These binding signatures may be in either v3 or v4 format, but SHOULD
be v4. Subkeys that can issue signatures MUST have a v4 binding
signature due to the REQUIRED embedded primary key binding signature.
Every subkey for a v4 primary key MUST be a v4 subkey.
When a primary v4 Public Key is revoked, the revocation signature is
sometimes distributed by itself, without the primary key packet it
applies to. This is referred to as a "revocation certificate".
Instead, a v5 revocation certificate MUST include the primary key
packet, as described above.
11.1.3. OpenPGP v3 Key Structure
The format of an OpenPGP v3 key is as follows.
RSA Public Key
[Revocation Signature]
User ID [Signature...]
[User ID [Signature...]]...
In addition to these rules, a marker packet (Section 5.8) can appear
anywhere in the sequence.
Each signature certifies the RSA public key and the preceding User
ID. The RSA public key can have many User IDs and each User ID can
have many signatures. V3 keys are deprecated. Implementations MUST
NOT generate new v3 keys, but MAY continue to use existing ones.
V3 keys MUST NOT have subkeys.
11.1.4. Common requirements
The Public-Key packet occurs first.
In order to create self-signatures (see Section 5.2.3.7), the primary
key MUST be an algorithm capable of making signatures (that is, not
an encryption-only algorithm). The subkeys may be keys of any type.
For example, there may be a single-key RSA key, an EdDSA primary key
with an RSA encryption key, or an EdDSA primary key with an ECDH
subkey, etc.
Each of the following User ID packets provides the identity of the
owner of this public key. If there are multiple User ID packets,
this corresponds to multiple means of identifying the same unique
individual user; for example, a user may have more than one email
address, and construct a User ID for each one. A transferable public
key SHOULD include at least one User ID packet unless storage
requirements prohibit this.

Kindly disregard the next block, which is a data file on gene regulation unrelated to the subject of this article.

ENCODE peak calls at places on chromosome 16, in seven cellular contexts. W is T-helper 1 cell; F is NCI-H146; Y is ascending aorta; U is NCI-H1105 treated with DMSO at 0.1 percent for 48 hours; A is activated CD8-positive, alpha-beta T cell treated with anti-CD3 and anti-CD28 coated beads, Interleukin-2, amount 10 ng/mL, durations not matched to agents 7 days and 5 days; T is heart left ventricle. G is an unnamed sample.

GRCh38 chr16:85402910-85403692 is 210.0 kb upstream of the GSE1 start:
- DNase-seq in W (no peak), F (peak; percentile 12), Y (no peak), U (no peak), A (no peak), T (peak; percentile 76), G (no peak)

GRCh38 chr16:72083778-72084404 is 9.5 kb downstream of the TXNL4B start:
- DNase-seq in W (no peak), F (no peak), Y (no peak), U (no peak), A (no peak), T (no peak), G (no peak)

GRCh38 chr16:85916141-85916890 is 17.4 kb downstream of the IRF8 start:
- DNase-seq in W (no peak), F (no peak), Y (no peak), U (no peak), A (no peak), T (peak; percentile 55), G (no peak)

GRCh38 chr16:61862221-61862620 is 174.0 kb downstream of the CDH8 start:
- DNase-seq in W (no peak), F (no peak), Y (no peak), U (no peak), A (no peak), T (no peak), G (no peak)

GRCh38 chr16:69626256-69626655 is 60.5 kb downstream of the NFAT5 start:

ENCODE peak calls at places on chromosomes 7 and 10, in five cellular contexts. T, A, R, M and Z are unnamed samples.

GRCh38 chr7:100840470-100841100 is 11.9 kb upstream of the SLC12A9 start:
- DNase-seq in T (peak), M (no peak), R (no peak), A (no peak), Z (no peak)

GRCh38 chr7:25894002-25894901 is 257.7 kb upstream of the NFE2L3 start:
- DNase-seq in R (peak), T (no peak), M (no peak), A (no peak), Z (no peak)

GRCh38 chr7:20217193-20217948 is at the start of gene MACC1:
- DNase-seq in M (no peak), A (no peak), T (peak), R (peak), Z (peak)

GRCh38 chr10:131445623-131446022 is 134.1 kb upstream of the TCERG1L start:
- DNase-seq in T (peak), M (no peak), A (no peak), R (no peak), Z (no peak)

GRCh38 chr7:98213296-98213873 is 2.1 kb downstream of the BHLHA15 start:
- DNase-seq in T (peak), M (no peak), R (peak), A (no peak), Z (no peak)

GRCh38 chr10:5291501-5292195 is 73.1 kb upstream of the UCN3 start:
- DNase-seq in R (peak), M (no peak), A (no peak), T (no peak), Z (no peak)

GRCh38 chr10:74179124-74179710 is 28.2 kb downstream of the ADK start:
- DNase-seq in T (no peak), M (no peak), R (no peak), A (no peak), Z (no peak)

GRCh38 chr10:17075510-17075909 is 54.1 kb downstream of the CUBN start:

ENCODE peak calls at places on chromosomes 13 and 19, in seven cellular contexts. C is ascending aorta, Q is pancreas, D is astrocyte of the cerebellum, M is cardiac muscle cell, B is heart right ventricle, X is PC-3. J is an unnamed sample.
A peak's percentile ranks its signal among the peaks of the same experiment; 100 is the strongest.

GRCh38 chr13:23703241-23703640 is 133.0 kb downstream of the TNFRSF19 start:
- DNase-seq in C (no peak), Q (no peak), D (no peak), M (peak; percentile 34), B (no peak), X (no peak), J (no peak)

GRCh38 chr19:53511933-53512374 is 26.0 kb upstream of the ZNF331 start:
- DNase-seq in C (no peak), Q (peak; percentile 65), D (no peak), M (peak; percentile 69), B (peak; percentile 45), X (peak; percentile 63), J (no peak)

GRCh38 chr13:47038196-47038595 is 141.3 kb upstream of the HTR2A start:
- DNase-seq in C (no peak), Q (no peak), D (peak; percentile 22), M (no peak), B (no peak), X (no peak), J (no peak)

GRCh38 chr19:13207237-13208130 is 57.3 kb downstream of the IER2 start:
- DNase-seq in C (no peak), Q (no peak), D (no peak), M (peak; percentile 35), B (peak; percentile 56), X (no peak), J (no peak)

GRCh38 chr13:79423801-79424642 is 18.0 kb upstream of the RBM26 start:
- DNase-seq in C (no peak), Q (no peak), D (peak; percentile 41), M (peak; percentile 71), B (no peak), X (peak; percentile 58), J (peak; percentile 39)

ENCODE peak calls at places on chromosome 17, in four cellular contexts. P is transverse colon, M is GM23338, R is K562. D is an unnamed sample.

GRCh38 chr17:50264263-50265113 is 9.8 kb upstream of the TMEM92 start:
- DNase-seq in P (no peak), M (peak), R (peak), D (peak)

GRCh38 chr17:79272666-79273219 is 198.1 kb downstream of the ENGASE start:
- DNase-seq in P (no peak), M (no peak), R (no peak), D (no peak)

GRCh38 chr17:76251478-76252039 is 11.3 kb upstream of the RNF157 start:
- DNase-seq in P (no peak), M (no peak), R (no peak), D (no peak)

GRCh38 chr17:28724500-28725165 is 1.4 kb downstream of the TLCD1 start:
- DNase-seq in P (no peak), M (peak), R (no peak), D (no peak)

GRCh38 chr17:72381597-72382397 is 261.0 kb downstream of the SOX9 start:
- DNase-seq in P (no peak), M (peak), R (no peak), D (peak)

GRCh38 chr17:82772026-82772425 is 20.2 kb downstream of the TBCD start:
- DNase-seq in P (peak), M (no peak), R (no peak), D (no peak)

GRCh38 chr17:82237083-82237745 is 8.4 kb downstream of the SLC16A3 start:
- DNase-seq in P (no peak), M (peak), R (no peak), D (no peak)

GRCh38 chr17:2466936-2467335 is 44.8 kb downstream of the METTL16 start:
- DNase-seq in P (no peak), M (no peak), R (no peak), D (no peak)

Immediately following each User ID packet, there are zero or more Immediately following each User ID packet, there are zero or more
Signature packets. Each Signature packet is calculated on the Signature packets. Each Signature packet is calculated on the
immediately preceding User ID packet and the initial Public-Key immediately preceding User ID packet and the initial Public-Key
packet. The signature serves to certify the corresponding public key packet. The signature serves to certify the corresponding public key
and User ID. In effect, the signer is testifying to his or her and User ID. In effect, the signer is testifying to his or her
belief that this public key belongs to the user identified by this belief that this public key belongs to the user identified by this
User ID. User ID.
Within the same section as the User ID packets, there are zero or Within the same section as the User ID packets, there are zero or
skipping to change at page 102, line 40 skipping to change at page 111, line 20
Attribute packet is followed by zero or more Signature packets Attribute packet is followed by zero or more Signature packets
calculated on the immediately preceding User Attribute packet and the calculated on the immediately preceding User Attribute packet and the
initial Public-Key packet. initial Public-Key packet.
User Attribute packets and User ID packets may be freely intermixed User Attribute packets and User ID packets may be freely intermixed
in this section, so long as the signatures that follow them are in this section, so long as the signatures that follow them are
maintained on the proper User Attribute or User ID packet. maintained on the proper User Attribute or User ID packet.
After the User ID packet or Attribute packet, there may be zero or After the User ID packet or Attribute packet, there may be zero or
more Subkey packets. In general, subkeys are provided in cases where more Subkey packets. In general, subkeys are provided in cases where
the top-level public key is a signature-only key. However, any V4 or the top-level public key is a certification-only key. However, any
V5 key may have subkeys, and the subkeys may be encryption-only keys, v4 or v5 key may have subkeys, and the subkeys may be encryption
signature-only keys, or general-purpose keys. V3 keys MUST NOT have keys, signing keys, authentication keys, etc. It is good practice to
subkeys. use separate subkeys for every operation (i.e. signature-only,
encryption-only, authentication-only keys, etc.).
Each Subkey packet MUST be followed by one Signature packet, which Each Subkey packet MUST be followed by one Signature packet, which
should be a subkey binding signature issued by the top-level key. should be a subkey binding signature issued by the top-level key.